Perspective: Rising Oil Price Will Draw Response from Consumers

By John Kemp, Reuters Market Analyst

LONDON (Reuters) — Oil prices have risen above the long-term average, once adjusted for inflation, and are likely to encounter increasing resistance from consumers if they continue to climb.

Front-month Brent futures are trading around $75 per barrel compared with an inflation-adjusted median of just over $70 since the start of the century.

Hedge funds and other money managers are confident prices will rise further, with bullish long positions outnumbering bearish short ones in crude by a ratio of 6:1.

Investment bank Goldman Sachs has forecast prices will hit $80 this summer as the deployment of coronavirus vaccines allows more businesses to open and travel to resume.

Nevertheless, the Organization of the Petroleum Exporting Countries and its allies (OPEC+) as well as U.S. shale producers are increasing output cautiously.

Scott Sheffield, chief executive of Pioneer Natural Resources, one of the largest shale producers, has said "I’m still confident the producers will not respond" to the run-up in prices. A focus on shareholder returns has kept spending low, he said in an interview with Reuters.

“Oil prices will probably break $80 a barrel here shortly and I don’t see any rig adds,” Sheffield said.

But if prices continue rising to $80 and more, the increase is likely to draw more responses from policymakers, businesses and motorists in the major consuming countries.

In real terms, Brent has been below $80-88 per barrel for 60-67% of the time since 2000, so consumers are likely to perceive prices above this level as high in comparison with recent experience.

Somewhere between $75 and $85, oil prices will start to become politically sensitive and have an impact on consumer behavior and petroleum use.

In particular, high prices will encourage an intensified focus on reducing consumption of petroleum-based fuels and accelerating the switch to alternatives such as electric vehicles.


In 2005, when prices climbed above $80 in real terms, the U.S. Congress mandated a big increase in the volume of ethanol blended into the fuel supply to cut expensive petroleum consumption in the Energy Policy Act.

In 2007, with real prices again above $80, Congress toughened vehicle fuel economy standards to lower petroleum consumption in the Energy Independence and Security Act.

Over the last two decades, whenever prices have been much above $80, U.S. businesses and motorists have opted for smaller, lighter and more fuel-efficient vehicles to reduce operating costs.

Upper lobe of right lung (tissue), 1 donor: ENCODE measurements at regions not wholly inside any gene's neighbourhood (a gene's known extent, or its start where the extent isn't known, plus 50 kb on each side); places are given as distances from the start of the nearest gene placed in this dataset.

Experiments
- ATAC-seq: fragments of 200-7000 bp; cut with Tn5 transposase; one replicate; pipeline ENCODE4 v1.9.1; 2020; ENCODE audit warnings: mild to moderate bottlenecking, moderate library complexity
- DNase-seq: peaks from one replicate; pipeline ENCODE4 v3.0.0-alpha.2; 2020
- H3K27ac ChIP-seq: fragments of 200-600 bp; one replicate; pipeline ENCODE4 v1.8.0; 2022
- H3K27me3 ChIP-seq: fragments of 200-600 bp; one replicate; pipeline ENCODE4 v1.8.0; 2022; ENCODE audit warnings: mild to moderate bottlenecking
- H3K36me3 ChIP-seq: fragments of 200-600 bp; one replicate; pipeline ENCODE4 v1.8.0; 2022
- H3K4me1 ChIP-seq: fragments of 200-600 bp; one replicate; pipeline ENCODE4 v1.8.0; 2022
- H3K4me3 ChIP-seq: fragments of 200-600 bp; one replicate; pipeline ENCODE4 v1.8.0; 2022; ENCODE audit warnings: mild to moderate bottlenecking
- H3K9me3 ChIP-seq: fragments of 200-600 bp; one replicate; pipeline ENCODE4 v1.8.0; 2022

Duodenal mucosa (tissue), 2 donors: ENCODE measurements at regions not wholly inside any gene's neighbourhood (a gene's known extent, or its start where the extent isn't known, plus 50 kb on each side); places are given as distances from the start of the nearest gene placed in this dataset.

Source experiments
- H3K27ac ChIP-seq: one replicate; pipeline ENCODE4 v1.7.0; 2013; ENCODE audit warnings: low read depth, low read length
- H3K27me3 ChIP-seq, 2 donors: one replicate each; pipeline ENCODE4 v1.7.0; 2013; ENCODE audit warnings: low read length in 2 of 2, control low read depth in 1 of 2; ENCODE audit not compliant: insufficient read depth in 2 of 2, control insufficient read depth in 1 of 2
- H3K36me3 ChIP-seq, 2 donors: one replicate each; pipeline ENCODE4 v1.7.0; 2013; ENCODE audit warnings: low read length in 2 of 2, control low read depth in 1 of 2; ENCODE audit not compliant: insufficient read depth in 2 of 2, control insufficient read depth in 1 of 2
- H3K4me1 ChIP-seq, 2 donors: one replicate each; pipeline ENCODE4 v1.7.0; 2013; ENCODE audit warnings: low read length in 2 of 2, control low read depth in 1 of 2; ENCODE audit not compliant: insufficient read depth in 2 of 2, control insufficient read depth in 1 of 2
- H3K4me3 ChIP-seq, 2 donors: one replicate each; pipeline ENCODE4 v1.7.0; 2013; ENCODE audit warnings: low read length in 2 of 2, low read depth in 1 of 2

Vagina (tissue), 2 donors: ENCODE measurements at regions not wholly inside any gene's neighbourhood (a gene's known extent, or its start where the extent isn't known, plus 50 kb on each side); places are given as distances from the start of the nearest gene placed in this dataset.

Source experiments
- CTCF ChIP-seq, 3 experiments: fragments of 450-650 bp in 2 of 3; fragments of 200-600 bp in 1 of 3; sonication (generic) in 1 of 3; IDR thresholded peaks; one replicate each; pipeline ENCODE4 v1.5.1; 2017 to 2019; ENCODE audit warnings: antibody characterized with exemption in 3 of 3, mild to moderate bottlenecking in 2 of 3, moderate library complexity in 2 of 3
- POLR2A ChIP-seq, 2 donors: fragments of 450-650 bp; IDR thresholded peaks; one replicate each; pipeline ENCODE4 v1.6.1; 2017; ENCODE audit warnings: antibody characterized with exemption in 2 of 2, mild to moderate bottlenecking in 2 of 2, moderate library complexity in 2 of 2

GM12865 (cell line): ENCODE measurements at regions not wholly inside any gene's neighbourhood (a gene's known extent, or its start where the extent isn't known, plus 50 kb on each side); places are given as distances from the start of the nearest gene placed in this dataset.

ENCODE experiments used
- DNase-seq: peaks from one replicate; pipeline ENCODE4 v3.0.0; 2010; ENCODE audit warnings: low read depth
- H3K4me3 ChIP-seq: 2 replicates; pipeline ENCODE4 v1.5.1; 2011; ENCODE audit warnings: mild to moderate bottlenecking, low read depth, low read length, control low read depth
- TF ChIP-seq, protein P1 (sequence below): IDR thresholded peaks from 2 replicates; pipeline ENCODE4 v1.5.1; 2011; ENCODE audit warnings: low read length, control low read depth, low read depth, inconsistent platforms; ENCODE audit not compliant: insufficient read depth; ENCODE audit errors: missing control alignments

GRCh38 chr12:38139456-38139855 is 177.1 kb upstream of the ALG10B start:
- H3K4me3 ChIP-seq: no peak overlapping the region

In the United States and Europe, with hybrid and full-electric vehicles widely available for the first time, a sharp increase in the cost of oil is likely to accelerate their adoption and reduce petroleum consumption.

High prices are also likely to draw adverse attention from legislators and regulators, especially in the United States, about competition in the oil market.

Real prices above $80 have been associated with increased interest from U.S. legislators in stripping sovereign antitrust immunity from OPEC.

During the Trump administration, the White House pressed OPEC for more output whenever nominal prices climbed above $75.

The Biden administration is unlikely to conduct oil diplomacy publicly via Twitter, but it will be sensitive to the impact of high and rising prices on swing voters, and may exert quiet informal pressure.

“While oil prices are shaped by global forces, the President knows that gas prices are a pain point for Americans - especially the middle-class families he’s put at the center of his economic agenda," the White House said in a statement at the end of May after gasoline prices rose following the Colonial pipeline disruption.


Policy and consumer responses to oil prices are non-linear. The higher prices rise and the longer they are expected to remain high, the bigger the response from policymakers and users.

Policy and consumer responses are likely to be limited at $75 but noticeable if Brent reaches $85 and very significant at $95.

In most cases, once consumption has been lost during a period of high prices, it has not recovered, except as a result of an extended period of prices well below the long-term average.

Policy and consumer responses generally have a significant impact on oil demand and consumption with a delay of at least 12-36 months (in some cases much longer).

Because of the delays involved, the threat of increased conservation and switching to non-petroleum substitutes will not necessarily prevent prices from rising above $80 or even higher in the next 12-24 months.

But it will likely accelerate the transition to alternatives in the medium and longer term, as consumers seek to lower fuel bills and increase their energy security.

By the time the impact on consumption is evident in the published statistics, it will be difficult to reverse, and help create conditions for the next slump in oil prices.

Climate campaigners and promoters of electric vehicles may welcome a temporary price spike, since it would strengthen their case for an accelerated transition to zero-emission vehicles.

For OPEC+, U.S. shale producers and the rest of the oil industry, however, significantly higher prices in the short term are likely to lead to an accelerated loss of demand by the second half of the decade.

In thinking about their strategy, oil producers must weigh up short-term revenue gains from a spike in prices against long-term revenue losses from an accelerated reduction in oil consumption.

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